4 min read
The corporate organogram has recently witnessed a new entrant: the Chief Sustainability Officer (CSO). Large and mid-sized corporates across sectors and lineage – from the traditional business houses to the new-age unicorns – are scrambling to introduce this role.
Full of sound and fury, signifying nothing
For all the sound and fury in media releases and annual reports, the sustainability function, in a substantial proportion of the organisations, signifies little. It is largely viewed as a public relations or brand image steroid – a passport to a ‘forward leaning’ or a larger-purpose driven positioning. In turn, this stature is leveraged for gaining a bigger voice in policy advocacy and securing a seat in prestigious government committees.
On the other hand, many Indian subsidiaries of multinational firms have the sustainability function thrust on them – a conduit for delivering the climate change or social ambitions publicly declared by the global headquarters. Consequently, the function is treated as a grin-and-bear appendage by the Indian operations.
Till such time as sustainability occupies a public relations’ equivalent mind space, its effectiveness will be limited. To unlock its full potential, sustainability must transform from being perceived as a top-up layer for brand reputation to a critical enabler of core business goals. In effect, it must build relevance.
Lessons from an alchemist
In this regard, sustainability could take a cue from the Information Technology (IT) or Technology department as it is now often known – easily the most successful and quickest function to transition from being a newbie to a permanent member of an organisation’s elite decision-making high table.
It is easy to forget that even as late as the 1990 – 2000 decade, IT was largely seen as an add-on function which lent a coolness quotient to the company. It has since catapulted up the ladder, almost overtaking age-old functions such as human resources in terms of perceived criticality for strategic business discussions. At one point, IT was merely a team which you called on to rectify glitches in the computer. Today, the Chief Technology Officer role is not just ubiquitous, but mission critical.
The lessons from IT’s meteoric rise in taking centre stage are simple: laser-focus on business objectives, contribution to financial goals and avoiding the ivory tower syndrome.
The eye of the tiger
Sustainability professionals need to adapt to their operating context. They must appreciate the difference between conceptualising and designing programmes for a development organisation vis-à-vis a sustainability function in a corporate. There is a nuanced but distinct difference in objectives.
A development organisation – be it a civil society organisation, multilateral or foundation – typically lays out the broad contours of focus, say, health or climate change. Thereafter, programmes within these loose boundaries are developed and defined based on need and potential impact. In a corporate, not only are the boundaries more concrete, but the criterion for creating programmes is different. The initiatives must be completely aligned with business strategy. Consequently, initiatives are directed at either existing or potential customers of the company; markets the company intends to enter; or ‘redeeming’ the company for issues caused by its products. For instance, a financial institution targeting low-income customers might define livelihood generation and upskilling as its area of interest.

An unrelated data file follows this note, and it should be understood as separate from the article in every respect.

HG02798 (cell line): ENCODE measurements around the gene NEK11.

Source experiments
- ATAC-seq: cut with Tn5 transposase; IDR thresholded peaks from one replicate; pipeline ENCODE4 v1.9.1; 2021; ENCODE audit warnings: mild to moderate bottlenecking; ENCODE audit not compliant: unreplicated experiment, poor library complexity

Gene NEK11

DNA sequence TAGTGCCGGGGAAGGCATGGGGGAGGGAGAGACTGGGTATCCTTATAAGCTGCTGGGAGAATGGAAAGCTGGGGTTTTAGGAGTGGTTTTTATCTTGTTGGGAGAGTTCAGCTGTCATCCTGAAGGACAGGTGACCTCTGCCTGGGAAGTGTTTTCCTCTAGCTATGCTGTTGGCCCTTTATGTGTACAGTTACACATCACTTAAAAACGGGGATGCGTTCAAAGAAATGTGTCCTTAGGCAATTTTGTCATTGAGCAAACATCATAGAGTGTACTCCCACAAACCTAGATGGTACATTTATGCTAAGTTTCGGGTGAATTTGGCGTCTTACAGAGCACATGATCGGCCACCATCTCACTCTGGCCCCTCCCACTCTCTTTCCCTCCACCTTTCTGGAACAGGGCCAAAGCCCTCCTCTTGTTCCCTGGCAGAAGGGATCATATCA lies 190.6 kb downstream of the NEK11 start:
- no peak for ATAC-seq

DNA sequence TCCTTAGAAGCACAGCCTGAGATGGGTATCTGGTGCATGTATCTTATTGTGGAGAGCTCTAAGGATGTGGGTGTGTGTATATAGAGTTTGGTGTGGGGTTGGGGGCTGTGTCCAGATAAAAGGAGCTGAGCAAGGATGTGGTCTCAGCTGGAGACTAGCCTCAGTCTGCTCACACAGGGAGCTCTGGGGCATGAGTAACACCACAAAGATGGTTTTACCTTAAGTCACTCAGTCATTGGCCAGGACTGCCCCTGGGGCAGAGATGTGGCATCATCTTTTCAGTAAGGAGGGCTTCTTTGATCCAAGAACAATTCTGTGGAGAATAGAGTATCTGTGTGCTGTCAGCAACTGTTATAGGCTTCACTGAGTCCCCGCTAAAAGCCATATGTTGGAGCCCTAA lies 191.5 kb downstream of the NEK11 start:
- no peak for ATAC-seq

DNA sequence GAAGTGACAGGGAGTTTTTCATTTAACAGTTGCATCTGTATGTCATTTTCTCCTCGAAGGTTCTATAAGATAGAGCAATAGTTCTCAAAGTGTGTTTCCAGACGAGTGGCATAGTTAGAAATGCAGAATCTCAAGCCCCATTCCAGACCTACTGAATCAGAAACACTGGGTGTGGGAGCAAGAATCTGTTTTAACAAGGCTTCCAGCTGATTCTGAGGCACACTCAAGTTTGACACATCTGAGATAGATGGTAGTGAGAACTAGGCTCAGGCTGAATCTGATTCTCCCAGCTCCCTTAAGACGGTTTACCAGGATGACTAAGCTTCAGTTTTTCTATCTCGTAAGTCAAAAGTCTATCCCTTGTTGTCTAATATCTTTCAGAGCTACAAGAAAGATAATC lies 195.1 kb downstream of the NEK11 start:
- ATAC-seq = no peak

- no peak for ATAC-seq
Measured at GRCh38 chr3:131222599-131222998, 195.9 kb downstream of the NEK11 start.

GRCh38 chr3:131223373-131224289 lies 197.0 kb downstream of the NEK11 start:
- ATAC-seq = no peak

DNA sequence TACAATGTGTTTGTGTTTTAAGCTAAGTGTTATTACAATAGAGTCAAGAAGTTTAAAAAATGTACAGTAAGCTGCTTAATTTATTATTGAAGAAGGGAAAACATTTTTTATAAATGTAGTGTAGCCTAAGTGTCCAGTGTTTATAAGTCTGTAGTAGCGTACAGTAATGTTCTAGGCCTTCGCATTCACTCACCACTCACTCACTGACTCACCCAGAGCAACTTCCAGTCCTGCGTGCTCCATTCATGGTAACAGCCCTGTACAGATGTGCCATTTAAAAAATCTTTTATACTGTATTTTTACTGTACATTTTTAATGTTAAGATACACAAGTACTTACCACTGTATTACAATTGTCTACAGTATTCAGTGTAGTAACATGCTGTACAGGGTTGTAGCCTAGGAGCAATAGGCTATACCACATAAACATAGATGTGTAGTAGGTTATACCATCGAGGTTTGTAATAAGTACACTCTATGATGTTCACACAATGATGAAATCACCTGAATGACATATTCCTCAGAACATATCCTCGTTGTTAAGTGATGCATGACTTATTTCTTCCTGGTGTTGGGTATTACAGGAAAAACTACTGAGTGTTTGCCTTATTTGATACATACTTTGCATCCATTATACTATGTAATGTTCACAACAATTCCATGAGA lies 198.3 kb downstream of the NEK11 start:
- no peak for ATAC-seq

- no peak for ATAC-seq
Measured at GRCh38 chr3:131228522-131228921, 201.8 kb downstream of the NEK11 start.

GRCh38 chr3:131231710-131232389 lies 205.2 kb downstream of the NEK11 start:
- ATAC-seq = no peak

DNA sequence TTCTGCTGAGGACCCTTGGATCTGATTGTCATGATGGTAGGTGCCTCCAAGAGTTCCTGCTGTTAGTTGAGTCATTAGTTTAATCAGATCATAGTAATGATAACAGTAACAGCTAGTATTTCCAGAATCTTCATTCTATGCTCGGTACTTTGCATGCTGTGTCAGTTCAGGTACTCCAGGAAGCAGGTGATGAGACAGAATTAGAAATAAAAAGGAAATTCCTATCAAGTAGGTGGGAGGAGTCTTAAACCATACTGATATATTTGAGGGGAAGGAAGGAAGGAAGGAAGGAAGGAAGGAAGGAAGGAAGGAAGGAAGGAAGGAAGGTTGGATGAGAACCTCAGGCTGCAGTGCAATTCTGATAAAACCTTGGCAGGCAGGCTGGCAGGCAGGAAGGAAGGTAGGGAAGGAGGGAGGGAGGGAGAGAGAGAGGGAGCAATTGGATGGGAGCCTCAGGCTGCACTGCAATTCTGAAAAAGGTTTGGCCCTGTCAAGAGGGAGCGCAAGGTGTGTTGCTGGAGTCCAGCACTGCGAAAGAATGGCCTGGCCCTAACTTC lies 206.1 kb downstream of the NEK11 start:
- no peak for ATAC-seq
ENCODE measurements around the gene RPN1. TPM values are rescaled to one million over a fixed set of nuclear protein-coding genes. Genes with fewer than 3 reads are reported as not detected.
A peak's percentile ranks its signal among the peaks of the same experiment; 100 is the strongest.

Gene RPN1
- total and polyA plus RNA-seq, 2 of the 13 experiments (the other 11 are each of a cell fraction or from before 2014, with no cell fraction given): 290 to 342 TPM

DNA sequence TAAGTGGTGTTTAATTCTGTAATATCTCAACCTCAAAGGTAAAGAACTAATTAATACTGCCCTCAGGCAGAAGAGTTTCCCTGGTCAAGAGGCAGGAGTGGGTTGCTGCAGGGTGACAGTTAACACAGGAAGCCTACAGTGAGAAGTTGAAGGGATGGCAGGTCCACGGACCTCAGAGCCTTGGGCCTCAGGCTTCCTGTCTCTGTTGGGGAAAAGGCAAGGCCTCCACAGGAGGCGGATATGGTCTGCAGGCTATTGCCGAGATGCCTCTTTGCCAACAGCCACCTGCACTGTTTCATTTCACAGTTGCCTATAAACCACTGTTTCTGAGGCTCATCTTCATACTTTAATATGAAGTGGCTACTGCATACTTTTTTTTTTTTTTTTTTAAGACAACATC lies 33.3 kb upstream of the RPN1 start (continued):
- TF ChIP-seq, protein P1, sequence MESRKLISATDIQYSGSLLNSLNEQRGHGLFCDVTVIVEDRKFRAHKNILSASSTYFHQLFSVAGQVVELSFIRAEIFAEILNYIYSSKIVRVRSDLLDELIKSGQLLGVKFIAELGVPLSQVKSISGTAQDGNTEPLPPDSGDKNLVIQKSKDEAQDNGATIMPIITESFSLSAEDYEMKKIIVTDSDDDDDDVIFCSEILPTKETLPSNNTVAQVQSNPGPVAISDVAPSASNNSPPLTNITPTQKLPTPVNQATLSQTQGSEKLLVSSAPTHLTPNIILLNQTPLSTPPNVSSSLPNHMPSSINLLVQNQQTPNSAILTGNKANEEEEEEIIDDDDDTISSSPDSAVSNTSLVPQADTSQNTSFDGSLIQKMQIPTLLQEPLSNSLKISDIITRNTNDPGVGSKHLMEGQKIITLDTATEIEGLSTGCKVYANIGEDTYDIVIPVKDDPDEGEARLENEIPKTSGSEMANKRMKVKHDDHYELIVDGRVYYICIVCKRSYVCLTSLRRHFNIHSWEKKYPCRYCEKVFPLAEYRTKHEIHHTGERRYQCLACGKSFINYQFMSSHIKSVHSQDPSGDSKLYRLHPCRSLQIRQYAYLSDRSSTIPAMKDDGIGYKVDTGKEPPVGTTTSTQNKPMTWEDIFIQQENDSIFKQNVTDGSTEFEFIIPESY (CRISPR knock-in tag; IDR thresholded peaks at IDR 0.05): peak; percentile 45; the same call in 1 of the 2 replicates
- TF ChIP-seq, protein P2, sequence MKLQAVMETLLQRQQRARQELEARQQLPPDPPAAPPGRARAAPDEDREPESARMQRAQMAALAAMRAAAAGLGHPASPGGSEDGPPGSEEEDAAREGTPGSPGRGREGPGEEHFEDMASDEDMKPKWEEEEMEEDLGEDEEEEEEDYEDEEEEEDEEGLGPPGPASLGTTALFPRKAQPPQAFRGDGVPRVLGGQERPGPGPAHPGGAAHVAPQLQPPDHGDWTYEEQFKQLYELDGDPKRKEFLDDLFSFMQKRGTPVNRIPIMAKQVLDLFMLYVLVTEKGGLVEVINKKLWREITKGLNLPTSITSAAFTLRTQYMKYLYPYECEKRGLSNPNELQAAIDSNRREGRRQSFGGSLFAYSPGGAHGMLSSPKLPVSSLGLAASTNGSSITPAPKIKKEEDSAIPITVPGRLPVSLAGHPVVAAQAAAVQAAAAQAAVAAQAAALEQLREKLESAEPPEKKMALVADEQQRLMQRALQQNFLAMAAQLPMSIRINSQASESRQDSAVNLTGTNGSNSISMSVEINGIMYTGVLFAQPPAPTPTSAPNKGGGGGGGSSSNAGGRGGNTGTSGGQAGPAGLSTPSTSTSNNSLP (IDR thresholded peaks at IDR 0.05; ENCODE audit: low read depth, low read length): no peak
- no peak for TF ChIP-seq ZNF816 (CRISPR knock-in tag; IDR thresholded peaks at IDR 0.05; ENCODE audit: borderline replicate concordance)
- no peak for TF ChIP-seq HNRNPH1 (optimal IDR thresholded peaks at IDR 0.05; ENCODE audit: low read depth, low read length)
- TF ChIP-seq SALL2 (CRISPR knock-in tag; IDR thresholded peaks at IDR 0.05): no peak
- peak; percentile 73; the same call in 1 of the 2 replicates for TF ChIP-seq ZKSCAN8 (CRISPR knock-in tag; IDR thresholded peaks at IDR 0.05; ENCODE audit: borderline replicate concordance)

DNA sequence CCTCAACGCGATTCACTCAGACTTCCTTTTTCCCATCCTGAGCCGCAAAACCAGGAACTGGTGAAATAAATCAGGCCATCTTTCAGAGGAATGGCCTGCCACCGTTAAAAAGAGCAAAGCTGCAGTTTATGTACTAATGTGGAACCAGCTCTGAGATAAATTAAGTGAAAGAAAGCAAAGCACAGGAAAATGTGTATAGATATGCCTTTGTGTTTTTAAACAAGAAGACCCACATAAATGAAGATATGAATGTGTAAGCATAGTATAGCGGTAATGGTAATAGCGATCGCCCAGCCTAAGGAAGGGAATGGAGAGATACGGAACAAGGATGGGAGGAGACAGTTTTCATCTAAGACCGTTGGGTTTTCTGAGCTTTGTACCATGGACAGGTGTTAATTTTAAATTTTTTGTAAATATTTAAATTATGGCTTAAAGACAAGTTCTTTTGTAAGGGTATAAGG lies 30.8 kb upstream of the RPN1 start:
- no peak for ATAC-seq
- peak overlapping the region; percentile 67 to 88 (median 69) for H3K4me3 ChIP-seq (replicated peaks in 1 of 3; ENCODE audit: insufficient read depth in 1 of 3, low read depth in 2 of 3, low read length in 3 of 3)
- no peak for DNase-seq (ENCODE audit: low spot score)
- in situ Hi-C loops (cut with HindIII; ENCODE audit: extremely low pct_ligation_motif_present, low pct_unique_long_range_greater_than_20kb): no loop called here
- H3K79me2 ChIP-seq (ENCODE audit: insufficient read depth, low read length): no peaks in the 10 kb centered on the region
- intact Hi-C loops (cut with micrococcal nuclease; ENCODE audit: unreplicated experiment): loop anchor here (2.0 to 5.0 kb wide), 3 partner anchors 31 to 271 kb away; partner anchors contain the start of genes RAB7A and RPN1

The Chief Sustainability Officer (CSO) must not lose sight of the business objectives while developing sustainability goals for the company. This is why most of the successful CSOs are core business-people with a strong understanding and passion for sustainability. As an analogy, consider the typical CTO; she/he has now morphed from a pure technologist to someone who understands technology but, more so, the business implications of technology.
To avoid being perceived as a mere adjunct to CSR, the sustainability function must demonstrate relevance and direct contribution to the core business objectives of profit and valuation.
This is trickier than, say, for manufacturing interventions, where a change in process or the installation of new equipment often leads to immediate results. Sustainability is more akin to softer functions such as brand management or human resources, where the impact is long-term, with direct and indirect quantitative and qualitative outcomes.
A clear business-strategy driven programme helps address this challenge. The team must convince the organisation of the theoretical chain of impact and the initiatives must then actually deliver the outcomes. Studies measuring baseline and interim impact by an independent third party would speak louder as reliable evidence.
The ivory tower syndrome
Finally, the sustainability team must make a conscious effort to integrate with the larger organisation. All too often, it sits in an ivory tower of moral superiority, adding to the perception of being an exotic non-business function. The team must socialise their value, formally and informally, with their colleagues.
While the board and top management must actively assist by positioning the function as core to business objectives, the ultimate onus is on the sustainability team. To quote William Yeats, “In dreams begins responsibility”.
*Ketaki Karnik is a consultant on new growth models. Views are personal.